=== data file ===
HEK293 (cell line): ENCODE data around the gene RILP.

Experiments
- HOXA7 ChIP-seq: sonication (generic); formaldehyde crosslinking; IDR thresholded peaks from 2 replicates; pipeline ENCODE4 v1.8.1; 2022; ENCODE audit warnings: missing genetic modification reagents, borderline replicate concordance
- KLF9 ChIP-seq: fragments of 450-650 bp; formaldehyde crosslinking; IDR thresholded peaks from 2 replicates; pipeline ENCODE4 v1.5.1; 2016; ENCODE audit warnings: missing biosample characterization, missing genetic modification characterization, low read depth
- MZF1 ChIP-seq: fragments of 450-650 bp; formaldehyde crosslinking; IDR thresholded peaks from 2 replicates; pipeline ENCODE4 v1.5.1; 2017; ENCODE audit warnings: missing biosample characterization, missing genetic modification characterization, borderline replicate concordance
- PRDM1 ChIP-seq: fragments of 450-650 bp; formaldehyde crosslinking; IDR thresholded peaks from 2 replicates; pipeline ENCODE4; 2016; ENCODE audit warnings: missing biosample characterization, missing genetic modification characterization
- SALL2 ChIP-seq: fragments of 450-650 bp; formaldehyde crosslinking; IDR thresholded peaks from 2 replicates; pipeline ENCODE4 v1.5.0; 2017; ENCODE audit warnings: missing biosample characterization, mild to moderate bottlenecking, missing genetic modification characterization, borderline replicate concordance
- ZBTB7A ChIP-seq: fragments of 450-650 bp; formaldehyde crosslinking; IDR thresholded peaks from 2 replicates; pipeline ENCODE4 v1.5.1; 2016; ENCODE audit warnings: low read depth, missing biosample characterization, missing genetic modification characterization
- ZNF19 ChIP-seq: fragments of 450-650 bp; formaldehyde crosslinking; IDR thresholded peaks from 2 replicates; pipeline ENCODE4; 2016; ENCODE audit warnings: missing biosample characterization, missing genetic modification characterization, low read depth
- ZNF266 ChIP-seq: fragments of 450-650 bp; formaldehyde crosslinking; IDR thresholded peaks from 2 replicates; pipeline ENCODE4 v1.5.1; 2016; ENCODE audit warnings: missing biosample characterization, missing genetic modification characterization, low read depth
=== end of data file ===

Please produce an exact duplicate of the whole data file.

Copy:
HEK293 (cell line): ENCODE data around the gene RILP.

Experiments
- HOXA7 ChIP-seq: sonication (generic); formaldehyde crosslinking; IDR thresholded peaks from 2 replicates; pipeline ENCODE4 v1.8.1; 2022; ENCODE audit warnings: missing genetic modification reagents, borderline replicate concordance
- KLF9 ChIP-seq: fragments of 450-650 bp; formaldehyde crosslinking; IDR thresholded peaks from 2 replicates; pipeline ENCODE4 v1.5.1; 2016; ENCODE audit warnings: missing biosample characterization, missing genetic modification characterization, low read depth
- MZF1 ChIP-seq: fragments of 450-650 bp; formaldehyde crosslinking; IDR thresholded peaks from 2 replicates; pipeline ENCODE4 v1.5.1; 2017; ENCODE audit warnings: missing biosample characterization, missing genetic modification characterization, borderline replicate concordance
- PRDM1 ChIP-seq: fragments of 450-650 bp; formaldehyde crosslinking; IDR thresholded peaks from 2 replicates; pipeline ENCODE4; 2016; ENCODE audit warnings: missing biosample characterization, missing genetic modification characterization
- SALL2 ChIP-seq: fragments of 450-650 bp; formaldehyde crosslinking; IDR thresholded peaks from 2 replicates; pipeline ENCODE4 v1.5.0; 2017; ENCODE audit warnings: missing biosample characterization, mild to moderate bottlenecking, missing genetic modification characterization, borderline replicate concordance
- ZBTB7A ChIP-seq: fragments of 450-650 bp; formaldehyde crosslinking; IDR thresholded peaks from 2 replicates; pipeline ENCODE4 v1.5.1; 2016; ENCODE audit warnings: low read depth, missing biosample characterization, missing genetic modification characterization
- ZNF19 ChIP-seq: fragments of 450-650 bp; formaldehyde crosslinking; IDR thresholded peaks from 2 replicates; pipeline ENCODE4; 2016; ENCODE audit warnings: missing biosample characterization, missing genetic modification characterization, low read depth
- ZNF266 ChIP-seq: fragments of 450-650 bp; formaldehyde crosslinking; IDR thresholded peaks from 2 replicates; pipeline ENCODE4 v1.5.1; 2016; ENCODE audit warnings: missing biosample characterization, missing genetic modification characterization, low read depth